Before the Last All Clear (Evans)

Book Reviews 
Some recall it as the greatest adventure of their lives. For others, being a wartime evacuee was a nightmare. These are the witty yet deeply poignant memories of a man still haunted by the cruelties he endured. During World War II, around three and a half million British children were evacuated away from possible air raids in the big cities in one of the largest social upheavals Great Britain has ever seen. One of those children was Ray Evans. This is the story of a young evacuee from Liverpool sent to live in the Welsh town of Llanelli. Separated from his mother, brothers and sisters, six-year old Ray was dispatched to a series of families who ignored, exploited and brutalised him. Pushed from pillar to post, he finally finds happiness with a family who make him so welcome that he is reluctant to leave when war ends. Set in a world of ration books, air-raid sirens and ever-present danger, this is a candid and direct account of wartime Britain as seen through the eyes of a child..
Daily Mail (UK)


A superb portrait of wartime Britain seen from a child’s perspective, and recalled in astounding and excruciating detail by a man who lived through it and tells all. Before the Last All Clear is a superb memoir, but more importantly, it is a vivid and uniquely personal morsel of history that any reader will find difficult to forget.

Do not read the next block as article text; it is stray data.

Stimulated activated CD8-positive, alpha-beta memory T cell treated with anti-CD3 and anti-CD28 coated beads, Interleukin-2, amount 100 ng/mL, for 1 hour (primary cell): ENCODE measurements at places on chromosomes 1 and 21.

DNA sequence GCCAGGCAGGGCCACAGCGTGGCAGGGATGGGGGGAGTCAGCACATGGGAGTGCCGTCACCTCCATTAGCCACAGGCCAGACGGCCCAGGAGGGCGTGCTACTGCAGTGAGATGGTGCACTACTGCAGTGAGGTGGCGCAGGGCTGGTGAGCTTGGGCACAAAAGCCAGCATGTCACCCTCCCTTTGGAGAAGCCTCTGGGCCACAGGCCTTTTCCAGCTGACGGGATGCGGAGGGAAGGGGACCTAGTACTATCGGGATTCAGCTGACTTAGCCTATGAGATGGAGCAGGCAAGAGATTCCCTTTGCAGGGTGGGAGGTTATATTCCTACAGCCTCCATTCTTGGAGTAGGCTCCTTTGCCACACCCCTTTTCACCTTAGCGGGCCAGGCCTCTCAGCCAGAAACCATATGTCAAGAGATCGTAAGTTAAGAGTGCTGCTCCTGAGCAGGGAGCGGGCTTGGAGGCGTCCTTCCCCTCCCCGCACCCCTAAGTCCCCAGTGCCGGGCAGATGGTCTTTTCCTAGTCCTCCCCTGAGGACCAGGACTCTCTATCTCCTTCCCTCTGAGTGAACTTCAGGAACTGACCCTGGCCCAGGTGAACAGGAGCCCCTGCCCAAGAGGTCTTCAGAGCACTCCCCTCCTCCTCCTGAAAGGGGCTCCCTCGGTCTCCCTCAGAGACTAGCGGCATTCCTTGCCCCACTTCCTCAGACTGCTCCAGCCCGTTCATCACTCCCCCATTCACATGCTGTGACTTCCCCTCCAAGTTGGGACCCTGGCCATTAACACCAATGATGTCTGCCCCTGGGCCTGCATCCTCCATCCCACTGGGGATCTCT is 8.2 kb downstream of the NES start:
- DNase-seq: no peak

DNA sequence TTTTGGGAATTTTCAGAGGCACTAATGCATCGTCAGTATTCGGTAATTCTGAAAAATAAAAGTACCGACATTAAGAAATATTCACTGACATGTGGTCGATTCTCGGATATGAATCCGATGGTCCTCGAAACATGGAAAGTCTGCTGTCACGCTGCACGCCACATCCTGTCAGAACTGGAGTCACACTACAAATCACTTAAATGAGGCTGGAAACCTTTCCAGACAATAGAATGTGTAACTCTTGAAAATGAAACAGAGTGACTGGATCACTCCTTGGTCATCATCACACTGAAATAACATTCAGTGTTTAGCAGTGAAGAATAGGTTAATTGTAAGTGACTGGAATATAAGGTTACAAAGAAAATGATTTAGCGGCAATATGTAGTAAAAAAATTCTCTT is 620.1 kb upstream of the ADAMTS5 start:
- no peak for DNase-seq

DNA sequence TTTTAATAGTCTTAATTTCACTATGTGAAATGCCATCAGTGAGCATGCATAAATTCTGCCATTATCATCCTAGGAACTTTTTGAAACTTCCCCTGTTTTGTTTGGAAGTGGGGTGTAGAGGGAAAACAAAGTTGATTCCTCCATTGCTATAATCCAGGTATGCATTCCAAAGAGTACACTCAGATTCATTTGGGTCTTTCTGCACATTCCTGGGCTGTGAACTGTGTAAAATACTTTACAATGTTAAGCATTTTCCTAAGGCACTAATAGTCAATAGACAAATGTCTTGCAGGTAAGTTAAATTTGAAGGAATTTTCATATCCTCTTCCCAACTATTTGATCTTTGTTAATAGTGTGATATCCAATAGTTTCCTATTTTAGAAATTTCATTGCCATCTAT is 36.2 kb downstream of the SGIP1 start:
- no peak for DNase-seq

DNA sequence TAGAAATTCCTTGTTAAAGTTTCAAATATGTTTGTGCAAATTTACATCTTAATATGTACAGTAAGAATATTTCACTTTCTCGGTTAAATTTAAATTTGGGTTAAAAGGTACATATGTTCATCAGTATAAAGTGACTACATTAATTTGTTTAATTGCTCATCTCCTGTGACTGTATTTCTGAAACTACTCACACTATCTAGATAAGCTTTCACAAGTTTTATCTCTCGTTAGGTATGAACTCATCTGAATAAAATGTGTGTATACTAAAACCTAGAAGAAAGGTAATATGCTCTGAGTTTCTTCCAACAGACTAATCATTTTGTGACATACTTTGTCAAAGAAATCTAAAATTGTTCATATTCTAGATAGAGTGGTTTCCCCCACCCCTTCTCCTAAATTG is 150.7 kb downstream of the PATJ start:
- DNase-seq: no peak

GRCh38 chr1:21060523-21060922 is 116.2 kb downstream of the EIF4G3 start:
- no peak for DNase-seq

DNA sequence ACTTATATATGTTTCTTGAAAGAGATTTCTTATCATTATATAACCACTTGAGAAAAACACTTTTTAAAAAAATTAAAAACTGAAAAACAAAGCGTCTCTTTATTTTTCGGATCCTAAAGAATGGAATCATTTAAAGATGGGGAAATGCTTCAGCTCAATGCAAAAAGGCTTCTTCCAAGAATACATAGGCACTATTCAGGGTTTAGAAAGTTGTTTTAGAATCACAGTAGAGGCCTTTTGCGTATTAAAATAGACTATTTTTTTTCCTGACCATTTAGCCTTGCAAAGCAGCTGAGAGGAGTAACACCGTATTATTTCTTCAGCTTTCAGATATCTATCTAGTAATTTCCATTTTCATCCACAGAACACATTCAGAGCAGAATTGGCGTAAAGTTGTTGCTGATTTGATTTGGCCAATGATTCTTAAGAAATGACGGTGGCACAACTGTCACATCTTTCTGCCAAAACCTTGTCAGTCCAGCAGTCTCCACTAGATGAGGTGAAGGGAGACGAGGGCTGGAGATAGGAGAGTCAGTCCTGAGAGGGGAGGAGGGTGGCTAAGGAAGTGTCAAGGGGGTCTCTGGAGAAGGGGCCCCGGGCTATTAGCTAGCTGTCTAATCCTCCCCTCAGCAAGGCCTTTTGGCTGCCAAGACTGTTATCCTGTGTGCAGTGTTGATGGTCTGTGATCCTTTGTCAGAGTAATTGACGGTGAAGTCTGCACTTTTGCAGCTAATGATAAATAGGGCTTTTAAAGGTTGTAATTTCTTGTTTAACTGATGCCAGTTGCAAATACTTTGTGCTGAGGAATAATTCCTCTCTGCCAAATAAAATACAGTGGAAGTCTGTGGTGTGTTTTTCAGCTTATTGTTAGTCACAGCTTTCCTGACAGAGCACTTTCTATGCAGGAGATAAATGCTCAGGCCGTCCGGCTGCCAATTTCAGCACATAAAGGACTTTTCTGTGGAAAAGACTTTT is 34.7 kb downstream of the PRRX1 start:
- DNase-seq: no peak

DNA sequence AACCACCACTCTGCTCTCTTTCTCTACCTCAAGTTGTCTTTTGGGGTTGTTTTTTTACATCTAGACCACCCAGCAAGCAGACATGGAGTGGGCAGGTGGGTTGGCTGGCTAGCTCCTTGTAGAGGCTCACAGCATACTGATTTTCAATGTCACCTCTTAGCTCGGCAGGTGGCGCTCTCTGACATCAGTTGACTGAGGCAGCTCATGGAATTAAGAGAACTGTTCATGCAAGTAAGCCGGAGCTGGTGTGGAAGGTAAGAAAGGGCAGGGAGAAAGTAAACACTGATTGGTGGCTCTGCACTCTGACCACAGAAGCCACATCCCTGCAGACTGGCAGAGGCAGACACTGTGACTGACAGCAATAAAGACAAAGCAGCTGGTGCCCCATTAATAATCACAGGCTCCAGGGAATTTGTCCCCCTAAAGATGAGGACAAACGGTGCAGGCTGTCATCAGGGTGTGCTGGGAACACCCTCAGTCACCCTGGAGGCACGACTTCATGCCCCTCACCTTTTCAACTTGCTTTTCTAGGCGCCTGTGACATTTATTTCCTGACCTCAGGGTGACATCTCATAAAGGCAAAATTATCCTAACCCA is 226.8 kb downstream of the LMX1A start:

Book Review.com (www.bookreview.com)

 
At the age of six, Evans, along with thousands of other British children, was separated from his family, home and school and sent to the safety of the English countryside during WWII. In his memoir, the author recalls the emotions of a small child who misses his mother and family. While it may be easy for readers to become emotional when it comes to this kind of story, Evan’s touching account is indeed a tearjerker; he aptly recaptures his fear and the feeling of being lost as he made his way to his temporary home. He presents a tale of horror as he relives the memories of two homes where he stayed during the evacuation period. As a castoff evacuee, Evans was often mistreated by the families with whom he stayed, enduring what Western society today would consider child abuse. By the time the author reaches his third and final home, he loves it so much that he almost doesn’t want to leave. Evans’ illustrative writing capably paints each scene, making it easy to imagine the conditions in which he lived. In fact, it would be realistic to picture this cute young boy’s life portrayed on screen. Before the Last All Clear is a well-written account of a lovable protagonist who yearns for a sense of normalcy—all while remaining optimistic that the war will soon end and better days are ahead. A beautiful memoir of WWII as seen through the eyes of a child.
Kirkus Reviews

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